Even though we know pretty much about black holes, such as how voracious are they and how they influence the spacetime continuum, we’re still far from knowing everything about these powerful singularities that boast such powerful gravitational forces that not even the light can escape them. Nonetheless, we don’t have an image of a black hole. Now, scientists are close to imaging a black hole shadow.
Although there are many scientific and artistic interpretations of how a black hole might look like, nobody has really seen one, and everything we observe in movies, on the Internet, or scientific studies is based on imagination and reviews of the swirls of matter that surround black holes and which are visible because they emit small amounts of light. On the other hand, taking photos of black holes, directly, is impossible since the singularity absorbs the light, remaining invisible.
Now, fortunately, scientists believe they’re close to imaging a black hole shadow, that is a black hole’s silhouette, thanks to the Event Horizon Telescope (EHT) readings.
Scientist Are Close To Imaging A Black Hole Shadow
According to Sera Markoff from the University of Amsterdam, the astronomers captured “very high-quality data at the very high resolutions necessary to observe the black hole shadow, if it’s really there.” That means the Event Horizon Telescope did some readings which are still processed by scientists, and they might finally reveal how a black hole shadow looks like.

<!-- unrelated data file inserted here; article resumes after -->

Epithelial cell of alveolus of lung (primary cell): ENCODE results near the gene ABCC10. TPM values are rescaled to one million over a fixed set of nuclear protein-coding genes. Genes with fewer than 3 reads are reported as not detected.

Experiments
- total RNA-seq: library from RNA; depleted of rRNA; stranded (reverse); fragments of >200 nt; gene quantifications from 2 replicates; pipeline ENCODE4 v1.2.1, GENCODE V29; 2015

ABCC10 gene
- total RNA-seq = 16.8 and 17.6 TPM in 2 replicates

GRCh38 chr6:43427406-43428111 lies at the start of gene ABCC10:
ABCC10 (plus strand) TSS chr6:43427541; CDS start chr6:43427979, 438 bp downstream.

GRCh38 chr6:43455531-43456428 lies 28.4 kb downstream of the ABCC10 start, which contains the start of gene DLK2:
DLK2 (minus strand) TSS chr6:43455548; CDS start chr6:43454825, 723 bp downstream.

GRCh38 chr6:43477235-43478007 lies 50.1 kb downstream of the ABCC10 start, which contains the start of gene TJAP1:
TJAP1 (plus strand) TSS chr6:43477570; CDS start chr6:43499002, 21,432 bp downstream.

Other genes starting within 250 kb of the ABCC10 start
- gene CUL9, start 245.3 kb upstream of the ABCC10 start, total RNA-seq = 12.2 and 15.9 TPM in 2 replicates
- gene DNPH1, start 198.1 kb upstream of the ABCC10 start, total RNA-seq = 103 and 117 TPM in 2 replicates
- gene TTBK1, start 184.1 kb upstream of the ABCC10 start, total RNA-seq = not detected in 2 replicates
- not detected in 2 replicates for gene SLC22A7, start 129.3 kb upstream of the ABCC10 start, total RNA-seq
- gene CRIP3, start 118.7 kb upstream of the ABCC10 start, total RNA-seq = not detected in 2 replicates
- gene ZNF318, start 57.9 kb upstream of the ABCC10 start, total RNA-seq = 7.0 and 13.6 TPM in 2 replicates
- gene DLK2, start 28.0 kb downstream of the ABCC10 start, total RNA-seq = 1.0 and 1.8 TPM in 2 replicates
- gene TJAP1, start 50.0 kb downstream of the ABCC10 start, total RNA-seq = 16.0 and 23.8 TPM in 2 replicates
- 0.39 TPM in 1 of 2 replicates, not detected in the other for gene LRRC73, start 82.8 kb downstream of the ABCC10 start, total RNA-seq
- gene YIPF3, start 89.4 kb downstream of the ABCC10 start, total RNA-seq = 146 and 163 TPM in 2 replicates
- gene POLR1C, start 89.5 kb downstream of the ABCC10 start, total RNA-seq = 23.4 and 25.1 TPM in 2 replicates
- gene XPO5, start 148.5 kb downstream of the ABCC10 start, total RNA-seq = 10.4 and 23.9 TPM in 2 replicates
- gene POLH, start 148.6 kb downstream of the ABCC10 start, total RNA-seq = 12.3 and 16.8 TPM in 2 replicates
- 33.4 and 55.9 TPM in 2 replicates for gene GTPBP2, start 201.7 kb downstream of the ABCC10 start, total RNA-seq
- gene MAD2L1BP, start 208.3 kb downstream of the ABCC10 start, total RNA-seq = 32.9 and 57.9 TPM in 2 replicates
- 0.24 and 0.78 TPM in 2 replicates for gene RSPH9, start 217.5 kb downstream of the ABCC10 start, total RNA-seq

“The size of the shadow that even our nearest supermassive black holes would imprint on the sky is very tiny. Think about the size of the Moon. It depends on its size and distance, and if you moved the Moon far away it would appear smaller and smaller until finally, you couldn’t see it with your eyes, and then you would need a telescope. And if you kept moving it further, you’d eventually need better telescopes to see it, until finally, even that wouldn’t be possible,” said Markoff for Salon.com.
“Radiation emitted behind the black hole is absorbed by it and causes the appearance of a silhouette, a dark black hole shadow compared to the surroundings. On one side of the shadow, we see material moving towards us whereas on the other side we see material receding away from us. Relativistic beaming of the radiation makes the approaching side much brighter, making the appearance of a Moon crescent,” also explained Abraham Loeb from the Harvard-Smithsonian Center for Astrophysics, on Salon.com.
Vadim is a passionate writer on various topics but especially on stuff related to health, technology, and science. Therefore, for Great Lakes Ledger, Vadim will cover health and Sci&Tech news.